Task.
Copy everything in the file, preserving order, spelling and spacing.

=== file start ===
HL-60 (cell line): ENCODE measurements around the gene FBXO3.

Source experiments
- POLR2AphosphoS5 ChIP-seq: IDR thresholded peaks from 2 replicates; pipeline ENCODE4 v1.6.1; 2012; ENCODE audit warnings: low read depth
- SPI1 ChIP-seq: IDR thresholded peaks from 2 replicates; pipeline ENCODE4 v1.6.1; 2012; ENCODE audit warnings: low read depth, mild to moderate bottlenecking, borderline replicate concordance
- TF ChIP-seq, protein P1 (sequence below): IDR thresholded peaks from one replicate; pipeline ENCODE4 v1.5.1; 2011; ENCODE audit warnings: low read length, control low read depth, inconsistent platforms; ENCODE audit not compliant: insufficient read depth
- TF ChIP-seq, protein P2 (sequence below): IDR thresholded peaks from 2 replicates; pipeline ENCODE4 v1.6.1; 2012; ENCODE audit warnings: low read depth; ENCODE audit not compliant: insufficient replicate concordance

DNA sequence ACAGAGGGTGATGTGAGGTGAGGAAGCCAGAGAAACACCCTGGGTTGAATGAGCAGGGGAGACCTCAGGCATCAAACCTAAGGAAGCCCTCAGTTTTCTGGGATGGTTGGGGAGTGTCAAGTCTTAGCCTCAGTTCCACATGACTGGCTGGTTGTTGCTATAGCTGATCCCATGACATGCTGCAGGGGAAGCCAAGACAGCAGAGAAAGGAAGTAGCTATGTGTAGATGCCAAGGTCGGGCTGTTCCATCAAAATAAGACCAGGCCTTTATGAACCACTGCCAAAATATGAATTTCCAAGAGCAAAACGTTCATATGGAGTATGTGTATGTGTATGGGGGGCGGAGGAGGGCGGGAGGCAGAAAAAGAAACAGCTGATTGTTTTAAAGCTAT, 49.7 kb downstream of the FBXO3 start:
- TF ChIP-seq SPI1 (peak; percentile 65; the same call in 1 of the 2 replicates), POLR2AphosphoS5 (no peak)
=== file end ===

HL-60 (cell line): ENCODE measurements around the gene FBXO3.

Source experiments
- POLR2AphosphoS5 ChIP-seq: IDR thresholded peaks from 2 replicates; pipeline ENCODE4 v1.6.1; 2012; ENCODE audit warnings: low read depth
- SPI1 ChIP-seq: IDR thresholded peaks from 2 replicates; pipeline ENCODE4 v1.6.1; 2012; ENCODE audit warnings: low read depth, mild to moderate bottlenecking, borderline replicate concordance
- TF ChIP-seq, protein P1 (sequence below): IDR thresholded peaks from one replicate; pipeline ENCODE4 v1.5.1; 2011; ENCODE audit warnings: low read length, control low read depth, inconsistent platforms; ENCODE audit not compliant: insufficient read depth
- TF ChIP-seq, protein P2 (sequence below): IDR thresholded peaks from 2 replicates; pipeline ENCODE4 v1.6.1; 2012; ENCODE audit warnings: low read depth; ENCODE audit not compliant: insufficient replicate concordance

DNA sequence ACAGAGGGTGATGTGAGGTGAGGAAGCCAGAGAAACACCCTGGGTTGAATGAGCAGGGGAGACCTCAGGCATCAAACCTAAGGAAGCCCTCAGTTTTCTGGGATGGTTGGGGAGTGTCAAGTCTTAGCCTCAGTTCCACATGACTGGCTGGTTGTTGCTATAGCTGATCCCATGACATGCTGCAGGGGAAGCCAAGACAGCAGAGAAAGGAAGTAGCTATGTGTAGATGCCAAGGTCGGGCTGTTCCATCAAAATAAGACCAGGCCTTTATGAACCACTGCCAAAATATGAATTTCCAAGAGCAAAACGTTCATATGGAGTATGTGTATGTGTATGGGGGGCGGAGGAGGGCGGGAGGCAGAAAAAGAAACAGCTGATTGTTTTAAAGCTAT, 49.7 kb downstream of the FBXO3 start:
- TF ChIP-seq SPI1 (peak; percentile 65; the same call in 1 of the 2 replicates), POLR2AphosphoS5 (no peak)